EMRJ Woodwork: bespoke craftsmanship from Wanaka

Jeremy (Jem) Culpitt describes himself as a self-taught maker of bespoke contemporary furniture who focuses on the “apparent simplicity” in a finished piece. He operates from his one-man workshop in Wanaka selling commissioned pieces – and some joinery – mostly to local people. “I’ve been working at this full-time for two years or so, and part-time before that for five years.”

JeremyCulpitt Jeremy Culpitt: “I love being able to focus in minute detail on a single piece … really sweating the finest of points.”

His attraction to wood and woodworking came via his father. “He was one of those classic ‘have-a-go guys’ in the 70s when I grew up – building and modifying our houses his entire life until he passed away last year. That had the effect of making me believe in the power of giving it a go.

“In 1996 I was teaching skiing in Vancouver, Canada and Dad met me there. He took me to the Museum of Anthropology at the University of British Columbia, where I saw Bill Reid’s First Nations sculpture, ‘The Raven and the First Men’. It stopped me in my tracks, made me question how he made it, and marvel at both the process and the outcome.

“I came back to New Zealand the following year and in Dad’s small domestic workshop I started carving – which ended up not being my forte, but I was hooked on making things from timber.”

Jem has spent most of his working life in sales. “I worked for Icebreaker for almost 10 years, with the final five years or so as New Zealand sales manager. It was a superb company with great people and a great product.”

Oak&MapleStool Oiled oak and black birch ply stool. The birch ply component comes in a choice of six colours.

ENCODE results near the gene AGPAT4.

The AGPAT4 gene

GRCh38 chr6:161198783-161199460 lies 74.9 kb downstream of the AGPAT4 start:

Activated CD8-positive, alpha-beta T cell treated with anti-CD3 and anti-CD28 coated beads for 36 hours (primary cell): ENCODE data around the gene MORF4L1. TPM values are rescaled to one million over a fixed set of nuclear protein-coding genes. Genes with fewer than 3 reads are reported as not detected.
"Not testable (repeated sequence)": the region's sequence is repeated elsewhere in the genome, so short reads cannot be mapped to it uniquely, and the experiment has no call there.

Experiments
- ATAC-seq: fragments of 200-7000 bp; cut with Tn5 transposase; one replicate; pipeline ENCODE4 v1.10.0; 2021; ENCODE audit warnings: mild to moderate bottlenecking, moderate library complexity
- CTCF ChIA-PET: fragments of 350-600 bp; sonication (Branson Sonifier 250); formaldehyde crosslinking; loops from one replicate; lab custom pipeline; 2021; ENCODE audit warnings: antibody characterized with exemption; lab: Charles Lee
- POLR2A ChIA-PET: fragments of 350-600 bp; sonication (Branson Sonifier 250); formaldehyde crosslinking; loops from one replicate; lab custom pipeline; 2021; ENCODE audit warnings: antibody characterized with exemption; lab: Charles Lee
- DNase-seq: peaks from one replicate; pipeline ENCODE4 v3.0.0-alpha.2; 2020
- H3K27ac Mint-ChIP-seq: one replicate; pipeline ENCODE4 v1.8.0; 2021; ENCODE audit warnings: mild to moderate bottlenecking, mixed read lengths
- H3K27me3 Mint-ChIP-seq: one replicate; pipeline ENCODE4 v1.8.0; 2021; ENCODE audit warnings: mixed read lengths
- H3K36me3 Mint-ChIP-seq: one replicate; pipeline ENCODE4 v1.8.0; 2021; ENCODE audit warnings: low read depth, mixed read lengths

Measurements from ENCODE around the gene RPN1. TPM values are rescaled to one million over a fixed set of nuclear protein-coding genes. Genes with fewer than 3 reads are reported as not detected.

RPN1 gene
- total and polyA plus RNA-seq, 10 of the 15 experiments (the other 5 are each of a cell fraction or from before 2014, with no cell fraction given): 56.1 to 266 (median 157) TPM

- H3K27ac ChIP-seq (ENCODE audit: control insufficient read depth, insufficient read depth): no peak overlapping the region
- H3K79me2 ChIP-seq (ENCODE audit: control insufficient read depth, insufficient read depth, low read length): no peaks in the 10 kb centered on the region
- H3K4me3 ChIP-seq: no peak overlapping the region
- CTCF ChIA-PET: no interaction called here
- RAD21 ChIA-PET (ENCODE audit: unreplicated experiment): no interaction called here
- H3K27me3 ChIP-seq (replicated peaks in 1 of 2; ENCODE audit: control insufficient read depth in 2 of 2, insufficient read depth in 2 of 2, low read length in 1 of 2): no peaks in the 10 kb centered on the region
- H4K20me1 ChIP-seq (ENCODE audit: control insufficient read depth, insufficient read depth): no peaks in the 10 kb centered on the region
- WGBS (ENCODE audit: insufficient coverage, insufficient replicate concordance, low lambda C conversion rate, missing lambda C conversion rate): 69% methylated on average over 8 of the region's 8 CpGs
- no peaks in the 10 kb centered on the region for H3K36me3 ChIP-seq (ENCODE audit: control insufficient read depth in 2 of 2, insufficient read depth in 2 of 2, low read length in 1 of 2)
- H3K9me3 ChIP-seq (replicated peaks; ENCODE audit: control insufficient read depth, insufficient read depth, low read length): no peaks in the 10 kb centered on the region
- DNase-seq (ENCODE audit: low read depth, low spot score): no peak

New direction

Being based in Wanaka ended up being a problem when he was faced with the prospect of taking redundancy or moving his family out of town. He took the former and began working for friends who had a frozen food export agency based in Wanaka. “I was also making the occasional furniture commission for friends out of my garage workshop.

“The furniture making grew rapidly and soon took up every spare moment. Then I went into it part-time – one day a week. That quickly became difficult to manage and in 2017, when a 75-square-metre workshop space became available, I moved into making full-time.”

Jem says in adult life he had always aspired to being his own boss … “being able to manage things with a family in a far more flexible fashion, satisfying my sense of self-determination and having a creative outlet. It was also a case of do it now, or don’t do it at all. The part-time stuff had become almost unworkable, and working from the home garage was also not cool!”

BenchSeat Oak and walnut bench seat with woven nylon paracord.

Building connections

He gets great satisfaction from working with clients and developing their initial thoughts. “Most come to me with a problem to solve, images of what they’re after and some dimensional ideas. From there I use the SketchUp 3D modelling program to design more or less everything I make. It allows me to resolve most of the design problems on the computer and give clients much more accurate estimates for materials and labour. It also means I can sit with them and push and pull things to get to where they want … with no extra ‘cost’ in making those changes.

“SketchUp 3D has allowed me to push ideas so much further than physical experimentation could. In 30 minutes I can take a thought through to ‘seeing it’ and deciding how to progress.”

Proficiency